Ralph Vaughan Williams was born in Down Ampney,
Gloucestershire, on October 12, 1872. Three years after his birth, however, his
father died, and his mother, the great-granddaugther of Josiah Wedgwood, took
her family to live at Leith Hill Place, a Wedgwood family home in Surrey Hills.
There Vaughan Williams began taking piano and compositions lessons at the age
of six, and violin lessons the following year. He later attended the Royal
College of Music where he studied composition with Hubert Parry, and was a
fellow pupil with Leopold Stokowski. Stokowski would go on to perform many of Vaughan
William's symphonies and gave the U.S. premiere of his Ninth Symphony in 1958.
At the Royal College of Music, Vaughan Williams also met and befriended fellow
composer Gustav Holst. Holst was influential on Vaughan Williams's development
as a composer, and the two often gave constructive criticism on each other's
works in progress. Vaughan Williams's also studied briefly with Max Bruch in
Berlin (in 1897) and with Maurice Ravel (for three months during 1907-08).
As a composer, Vaughan Williams's career was slow to emerge.
His first published composition, the song "Linden Lea," did not appear until he
was thirty years old. His first major public success, however, did not come
until 1910 with the premiere of the Fantasia
on a Theme of Thomas Tallis for string orchestra. His first symphony, A Sea Symphony, was premiered the same
year and was also a public success for the composer. Vaughan Williams's also
actively took part in conducting, lecturing, editing music, and transcribing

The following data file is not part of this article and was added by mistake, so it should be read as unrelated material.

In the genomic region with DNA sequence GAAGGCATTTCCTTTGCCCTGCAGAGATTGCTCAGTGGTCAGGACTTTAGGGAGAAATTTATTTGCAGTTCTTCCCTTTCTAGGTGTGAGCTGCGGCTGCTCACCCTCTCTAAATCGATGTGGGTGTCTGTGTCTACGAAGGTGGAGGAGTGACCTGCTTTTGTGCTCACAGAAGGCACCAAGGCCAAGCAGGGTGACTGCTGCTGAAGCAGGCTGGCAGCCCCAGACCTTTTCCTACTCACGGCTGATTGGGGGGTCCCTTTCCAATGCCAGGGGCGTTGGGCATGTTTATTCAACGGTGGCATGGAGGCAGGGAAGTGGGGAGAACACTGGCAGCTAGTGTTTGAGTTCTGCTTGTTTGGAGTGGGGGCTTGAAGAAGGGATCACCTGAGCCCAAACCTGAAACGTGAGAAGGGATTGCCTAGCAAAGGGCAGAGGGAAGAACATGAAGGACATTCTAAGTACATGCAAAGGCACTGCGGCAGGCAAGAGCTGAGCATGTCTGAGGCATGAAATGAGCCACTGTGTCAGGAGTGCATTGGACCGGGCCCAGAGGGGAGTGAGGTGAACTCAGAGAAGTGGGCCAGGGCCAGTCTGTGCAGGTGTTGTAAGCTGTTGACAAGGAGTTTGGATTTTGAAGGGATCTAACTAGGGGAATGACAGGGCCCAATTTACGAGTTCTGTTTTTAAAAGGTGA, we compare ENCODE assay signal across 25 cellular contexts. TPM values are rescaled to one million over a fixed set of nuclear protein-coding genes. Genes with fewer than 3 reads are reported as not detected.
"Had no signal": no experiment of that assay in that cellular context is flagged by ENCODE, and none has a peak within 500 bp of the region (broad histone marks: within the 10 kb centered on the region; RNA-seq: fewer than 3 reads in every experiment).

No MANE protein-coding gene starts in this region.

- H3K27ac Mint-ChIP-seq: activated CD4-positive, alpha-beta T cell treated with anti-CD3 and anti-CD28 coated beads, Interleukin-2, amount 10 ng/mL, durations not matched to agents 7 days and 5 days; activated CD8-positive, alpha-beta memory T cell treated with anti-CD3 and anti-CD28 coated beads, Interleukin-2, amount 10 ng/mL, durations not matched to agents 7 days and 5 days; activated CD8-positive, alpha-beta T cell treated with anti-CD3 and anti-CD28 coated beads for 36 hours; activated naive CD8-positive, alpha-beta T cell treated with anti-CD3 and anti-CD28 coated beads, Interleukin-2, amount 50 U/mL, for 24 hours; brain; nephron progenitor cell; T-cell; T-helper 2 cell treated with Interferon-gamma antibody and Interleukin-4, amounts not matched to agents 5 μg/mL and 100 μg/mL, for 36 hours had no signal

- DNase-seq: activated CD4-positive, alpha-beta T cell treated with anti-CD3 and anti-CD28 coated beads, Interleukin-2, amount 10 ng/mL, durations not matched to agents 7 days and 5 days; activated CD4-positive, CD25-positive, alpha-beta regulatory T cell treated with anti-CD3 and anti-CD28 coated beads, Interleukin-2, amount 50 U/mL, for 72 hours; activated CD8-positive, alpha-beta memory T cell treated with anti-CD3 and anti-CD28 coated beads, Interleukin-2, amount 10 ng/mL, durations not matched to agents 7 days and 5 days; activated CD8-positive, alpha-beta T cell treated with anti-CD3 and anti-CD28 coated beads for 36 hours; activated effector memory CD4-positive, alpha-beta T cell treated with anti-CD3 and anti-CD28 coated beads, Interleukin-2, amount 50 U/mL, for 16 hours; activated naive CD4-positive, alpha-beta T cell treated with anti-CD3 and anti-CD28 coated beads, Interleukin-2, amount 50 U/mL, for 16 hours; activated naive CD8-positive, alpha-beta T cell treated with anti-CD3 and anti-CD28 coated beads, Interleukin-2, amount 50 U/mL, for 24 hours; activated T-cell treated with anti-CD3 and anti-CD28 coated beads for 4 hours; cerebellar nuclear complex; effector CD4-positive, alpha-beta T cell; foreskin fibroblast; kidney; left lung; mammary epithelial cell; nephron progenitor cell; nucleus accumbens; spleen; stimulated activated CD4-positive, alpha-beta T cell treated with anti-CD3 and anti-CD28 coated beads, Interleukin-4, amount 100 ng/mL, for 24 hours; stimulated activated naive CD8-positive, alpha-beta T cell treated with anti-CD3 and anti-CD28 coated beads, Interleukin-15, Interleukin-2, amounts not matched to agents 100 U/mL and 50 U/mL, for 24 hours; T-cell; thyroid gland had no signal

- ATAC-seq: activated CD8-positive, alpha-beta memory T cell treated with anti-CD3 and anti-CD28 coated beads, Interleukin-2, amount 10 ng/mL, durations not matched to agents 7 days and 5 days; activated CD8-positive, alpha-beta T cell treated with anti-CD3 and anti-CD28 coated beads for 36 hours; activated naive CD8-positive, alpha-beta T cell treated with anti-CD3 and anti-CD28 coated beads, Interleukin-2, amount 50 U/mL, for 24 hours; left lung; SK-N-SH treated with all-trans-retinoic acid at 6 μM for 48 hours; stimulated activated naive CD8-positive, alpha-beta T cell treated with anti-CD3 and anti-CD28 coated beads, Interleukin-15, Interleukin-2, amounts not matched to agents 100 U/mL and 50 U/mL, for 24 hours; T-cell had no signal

the waning oral tradition of English folk songs and carols. He was fascinated
with these folk melodies and even used some of them in his own compositions.
At the outbreak of World War I, Vaughan Williams was already
forty-one years of age and likely could have avoided war service altogether.
Nevertheless, he voluntarily enlisted in the Royal Army Medical Corps, serving
first as a stretcher bearer in France and Salonika before being commissioned as
a Second Lieutenant in the Royal Garrison Artillery. In 1918, he was appointed
Director of Music, First Army.
Following the war, his music took on a somewhat reflective
and mystical style, exhibited in works such as Flos Campi and his third symphony A Pastoral Symphony. However, in 1924, a radically different style
emerged, exemplified by abundant cross-rhythms and dissonant harmonies. By the
late 1930's, his music returned to a mature lyrical style with works such as
the Serenaade to Music and his
Symphony No. 5 in D minor. This last work, premiered when the composer was
seventy, was considered by many to be his swan song, yet Vaughan Williams's
went on to compose four more symphonies before his death.
In his final years, Vaughan William's supervised recordings
of all but his ninth and final symphony. He passed on August 26, 1958, the
night before recordings were to begin of that symphony. When recording of the
symphony began, the conductor announced to the orchestra that their performance
would be in memory of the Vaughan Williams's.
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